Scientists in Ontario have found an increased risk for stillbirth for not just the smallest of fetuses, but also for babies at the largest end of the weight-for-gestational-age spectrum. The study, published in the Journal of Perinatology, involved reviewing birth data for over 767,000 births in Ontario, Canada including all 4,697 stillbirths which occurred between 2002 and 2006.
In the study population, 19% of stillbirths happened in fetus who were in the lowest 10% of weight for gestational age, with 6% occurring in the lowest 1% of weights. However, nearly 1% of stillbirths also occurred in the largest 1% of fetal weights.
How is this information useful?
The authors of the study report that as many as 95% of women in the Western world get a Level 2 Ultrasound before they reach 22 weeks gestational age. If a fetus's weight is within either of the high-risk ends of the spectrum during that ultrasound, it could be beneficial to get more frequent ultrasounds for the rest of the pregnancy to monitor fetal weight. With that information, an OB/GYN or perinatologist may be able to recommend an early delivery to prevent potential stillbirth.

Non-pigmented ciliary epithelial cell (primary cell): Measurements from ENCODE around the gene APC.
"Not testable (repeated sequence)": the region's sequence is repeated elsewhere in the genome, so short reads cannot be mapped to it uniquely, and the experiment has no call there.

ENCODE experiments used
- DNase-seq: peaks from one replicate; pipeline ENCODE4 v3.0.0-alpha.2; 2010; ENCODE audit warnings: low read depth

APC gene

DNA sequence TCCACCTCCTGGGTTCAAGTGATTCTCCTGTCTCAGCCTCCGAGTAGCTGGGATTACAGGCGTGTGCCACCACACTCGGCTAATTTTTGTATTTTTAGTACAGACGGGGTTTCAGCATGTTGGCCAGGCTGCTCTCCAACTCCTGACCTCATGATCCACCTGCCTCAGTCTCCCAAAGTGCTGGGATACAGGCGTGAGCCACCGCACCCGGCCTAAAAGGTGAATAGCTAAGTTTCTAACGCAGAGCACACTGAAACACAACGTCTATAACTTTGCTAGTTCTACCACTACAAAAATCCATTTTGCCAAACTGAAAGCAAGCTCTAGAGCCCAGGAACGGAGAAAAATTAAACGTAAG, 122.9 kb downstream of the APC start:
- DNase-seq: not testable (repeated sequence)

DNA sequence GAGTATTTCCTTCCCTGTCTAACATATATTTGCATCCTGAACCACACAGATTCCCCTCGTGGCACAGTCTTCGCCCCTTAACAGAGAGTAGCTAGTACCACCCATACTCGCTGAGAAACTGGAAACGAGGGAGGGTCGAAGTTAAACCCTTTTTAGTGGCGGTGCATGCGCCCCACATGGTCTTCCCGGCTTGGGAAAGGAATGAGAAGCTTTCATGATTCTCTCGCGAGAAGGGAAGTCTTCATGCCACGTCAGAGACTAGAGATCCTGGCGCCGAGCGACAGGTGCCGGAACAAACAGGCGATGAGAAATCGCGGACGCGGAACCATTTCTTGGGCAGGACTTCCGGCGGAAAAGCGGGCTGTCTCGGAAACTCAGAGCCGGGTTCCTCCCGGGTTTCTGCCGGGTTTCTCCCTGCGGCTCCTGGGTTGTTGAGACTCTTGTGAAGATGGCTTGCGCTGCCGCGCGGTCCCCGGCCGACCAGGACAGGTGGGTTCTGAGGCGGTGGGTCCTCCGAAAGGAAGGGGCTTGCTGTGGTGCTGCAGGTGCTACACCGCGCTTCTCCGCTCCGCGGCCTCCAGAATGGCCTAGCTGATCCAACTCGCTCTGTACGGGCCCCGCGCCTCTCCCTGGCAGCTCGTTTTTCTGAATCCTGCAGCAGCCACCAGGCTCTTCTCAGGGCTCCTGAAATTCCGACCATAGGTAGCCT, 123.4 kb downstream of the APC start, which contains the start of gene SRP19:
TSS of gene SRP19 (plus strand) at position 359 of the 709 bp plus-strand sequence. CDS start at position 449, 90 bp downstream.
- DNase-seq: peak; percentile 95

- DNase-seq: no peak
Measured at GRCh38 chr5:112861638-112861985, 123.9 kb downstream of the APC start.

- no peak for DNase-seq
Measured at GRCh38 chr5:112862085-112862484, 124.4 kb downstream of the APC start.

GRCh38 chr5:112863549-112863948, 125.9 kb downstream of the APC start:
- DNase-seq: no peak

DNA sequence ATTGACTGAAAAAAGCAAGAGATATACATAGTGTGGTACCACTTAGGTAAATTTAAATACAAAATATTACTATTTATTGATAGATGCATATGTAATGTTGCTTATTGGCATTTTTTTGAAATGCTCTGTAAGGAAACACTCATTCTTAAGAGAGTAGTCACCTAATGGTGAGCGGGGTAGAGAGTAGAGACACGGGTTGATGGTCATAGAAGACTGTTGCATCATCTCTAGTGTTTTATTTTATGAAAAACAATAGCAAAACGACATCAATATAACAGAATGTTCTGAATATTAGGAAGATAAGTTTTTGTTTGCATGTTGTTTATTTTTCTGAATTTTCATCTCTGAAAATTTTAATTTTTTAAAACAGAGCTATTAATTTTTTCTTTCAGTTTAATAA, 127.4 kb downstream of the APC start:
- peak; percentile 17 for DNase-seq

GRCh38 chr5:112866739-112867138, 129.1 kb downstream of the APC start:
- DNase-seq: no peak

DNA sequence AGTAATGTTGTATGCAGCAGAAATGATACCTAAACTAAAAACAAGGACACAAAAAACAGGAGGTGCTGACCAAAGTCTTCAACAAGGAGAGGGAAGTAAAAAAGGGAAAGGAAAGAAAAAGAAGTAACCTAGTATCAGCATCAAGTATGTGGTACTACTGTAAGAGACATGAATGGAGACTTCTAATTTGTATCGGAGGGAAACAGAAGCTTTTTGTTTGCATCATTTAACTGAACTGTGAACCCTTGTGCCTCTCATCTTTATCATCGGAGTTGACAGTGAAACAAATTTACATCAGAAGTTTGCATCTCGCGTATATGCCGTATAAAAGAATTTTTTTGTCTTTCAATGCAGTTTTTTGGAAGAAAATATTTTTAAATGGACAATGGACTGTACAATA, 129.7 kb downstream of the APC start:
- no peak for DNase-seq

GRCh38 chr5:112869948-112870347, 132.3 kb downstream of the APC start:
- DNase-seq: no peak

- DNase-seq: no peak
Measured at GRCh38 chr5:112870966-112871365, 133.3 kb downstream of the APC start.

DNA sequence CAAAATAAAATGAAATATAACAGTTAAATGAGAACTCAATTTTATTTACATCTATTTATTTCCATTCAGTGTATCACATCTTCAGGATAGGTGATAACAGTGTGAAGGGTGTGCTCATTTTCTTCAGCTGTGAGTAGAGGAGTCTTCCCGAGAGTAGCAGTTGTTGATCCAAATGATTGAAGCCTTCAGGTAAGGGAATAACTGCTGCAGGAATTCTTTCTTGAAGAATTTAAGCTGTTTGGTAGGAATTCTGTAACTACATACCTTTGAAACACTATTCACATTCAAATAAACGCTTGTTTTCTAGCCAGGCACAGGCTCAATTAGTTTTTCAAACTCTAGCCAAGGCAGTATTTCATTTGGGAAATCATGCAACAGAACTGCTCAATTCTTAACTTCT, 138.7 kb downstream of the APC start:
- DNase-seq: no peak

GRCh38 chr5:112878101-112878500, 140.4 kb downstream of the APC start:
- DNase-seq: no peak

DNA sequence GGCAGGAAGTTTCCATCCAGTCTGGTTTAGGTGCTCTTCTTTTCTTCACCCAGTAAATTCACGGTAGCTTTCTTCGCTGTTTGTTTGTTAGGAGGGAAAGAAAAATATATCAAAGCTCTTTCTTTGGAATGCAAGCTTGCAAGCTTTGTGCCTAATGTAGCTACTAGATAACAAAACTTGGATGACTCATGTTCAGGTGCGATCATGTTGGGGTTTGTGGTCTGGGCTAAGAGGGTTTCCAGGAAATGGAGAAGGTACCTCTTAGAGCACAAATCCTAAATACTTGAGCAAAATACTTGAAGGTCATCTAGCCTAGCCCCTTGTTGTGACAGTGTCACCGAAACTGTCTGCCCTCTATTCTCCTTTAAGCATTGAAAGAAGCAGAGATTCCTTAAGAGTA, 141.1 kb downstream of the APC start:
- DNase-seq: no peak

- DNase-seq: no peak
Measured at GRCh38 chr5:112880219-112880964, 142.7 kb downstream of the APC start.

Other studies will need to confirm this risk pattern, but the results certainly warrant further investigation.
What's the take-home message for readers?
Prenatal care is important and may help lower your risk of having a pregnancy loss. When you find out you're pregnant, especially if you've had a previous miscarriage or other pregnancy loss, you should begin prenatal care as soon as possible.
If you have a chronic health problem that may contribute to having a large- or small-for-gestational-age baby, make sure you're following your doctor's instructions and treatment regimens, and keep up with your scheduled prenatal visits.
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